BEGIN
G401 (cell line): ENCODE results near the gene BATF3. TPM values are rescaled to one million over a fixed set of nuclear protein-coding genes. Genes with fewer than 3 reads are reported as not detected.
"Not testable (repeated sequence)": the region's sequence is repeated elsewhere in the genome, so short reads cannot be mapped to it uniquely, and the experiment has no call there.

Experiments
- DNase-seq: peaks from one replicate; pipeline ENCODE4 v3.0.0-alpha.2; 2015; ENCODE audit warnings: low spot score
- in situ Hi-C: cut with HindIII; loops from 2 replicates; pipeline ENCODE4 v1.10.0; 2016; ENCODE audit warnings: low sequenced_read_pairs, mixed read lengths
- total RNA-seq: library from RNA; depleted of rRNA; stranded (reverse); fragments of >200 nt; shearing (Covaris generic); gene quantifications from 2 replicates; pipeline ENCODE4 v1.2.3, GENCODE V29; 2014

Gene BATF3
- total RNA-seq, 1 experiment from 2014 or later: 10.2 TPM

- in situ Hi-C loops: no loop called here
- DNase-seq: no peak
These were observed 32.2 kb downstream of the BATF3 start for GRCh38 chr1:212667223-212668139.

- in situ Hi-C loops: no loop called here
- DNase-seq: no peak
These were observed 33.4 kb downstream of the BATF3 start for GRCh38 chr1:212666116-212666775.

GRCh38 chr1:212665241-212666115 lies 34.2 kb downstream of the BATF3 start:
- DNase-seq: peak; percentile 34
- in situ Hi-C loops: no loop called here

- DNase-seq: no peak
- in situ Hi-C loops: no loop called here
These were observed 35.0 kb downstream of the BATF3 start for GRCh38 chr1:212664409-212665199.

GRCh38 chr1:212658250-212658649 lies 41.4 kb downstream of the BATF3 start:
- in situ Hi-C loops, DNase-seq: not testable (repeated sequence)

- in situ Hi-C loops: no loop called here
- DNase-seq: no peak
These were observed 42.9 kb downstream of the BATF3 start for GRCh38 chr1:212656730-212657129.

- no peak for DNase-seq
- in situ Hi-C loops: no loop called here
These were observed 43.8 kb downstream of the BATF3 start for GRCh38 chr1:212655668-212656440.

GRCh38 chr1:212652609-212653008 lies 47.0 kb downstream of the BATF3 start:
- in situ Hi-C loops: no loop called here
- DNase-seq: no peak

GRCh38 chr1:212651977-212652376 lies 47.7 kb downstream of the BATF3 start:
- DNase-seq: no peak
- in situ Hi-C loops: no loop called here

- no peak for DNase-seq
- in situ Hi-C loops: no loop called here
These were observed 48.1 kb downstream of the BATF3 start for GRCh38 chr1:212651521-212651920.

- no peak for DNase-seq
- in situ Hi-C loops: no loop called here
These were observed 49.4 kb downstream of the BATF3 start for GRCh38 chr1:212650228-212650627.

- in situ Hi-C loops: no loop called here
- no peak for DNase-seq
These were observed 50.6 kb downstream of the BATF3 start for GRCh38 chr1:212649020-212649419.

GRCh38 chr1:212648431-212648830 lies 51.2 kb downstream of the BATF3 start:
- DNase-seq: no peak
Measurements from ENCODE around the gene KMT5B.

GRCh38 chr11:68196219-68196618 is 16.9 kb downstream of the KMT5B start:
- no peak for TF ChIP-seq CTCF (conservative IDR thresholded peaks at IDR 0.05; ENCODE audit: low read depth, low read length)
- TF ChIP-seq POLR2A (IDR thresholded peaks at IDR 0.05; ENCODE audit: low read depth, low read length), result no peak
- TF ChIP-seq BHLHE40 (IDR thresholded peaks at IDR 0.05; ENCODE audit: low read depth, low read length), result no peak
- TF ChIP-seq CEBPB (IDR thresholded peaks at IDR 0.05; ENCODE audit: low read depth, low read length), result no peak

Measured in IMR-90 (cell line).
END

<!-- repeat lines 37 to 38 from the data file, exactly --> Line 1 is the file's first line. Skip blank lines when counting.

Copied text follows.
These were observed 48.1 kb downstream of the BATF3 start for GRCh38 chr1:212651521-212651920.

- no peak for DNase-seq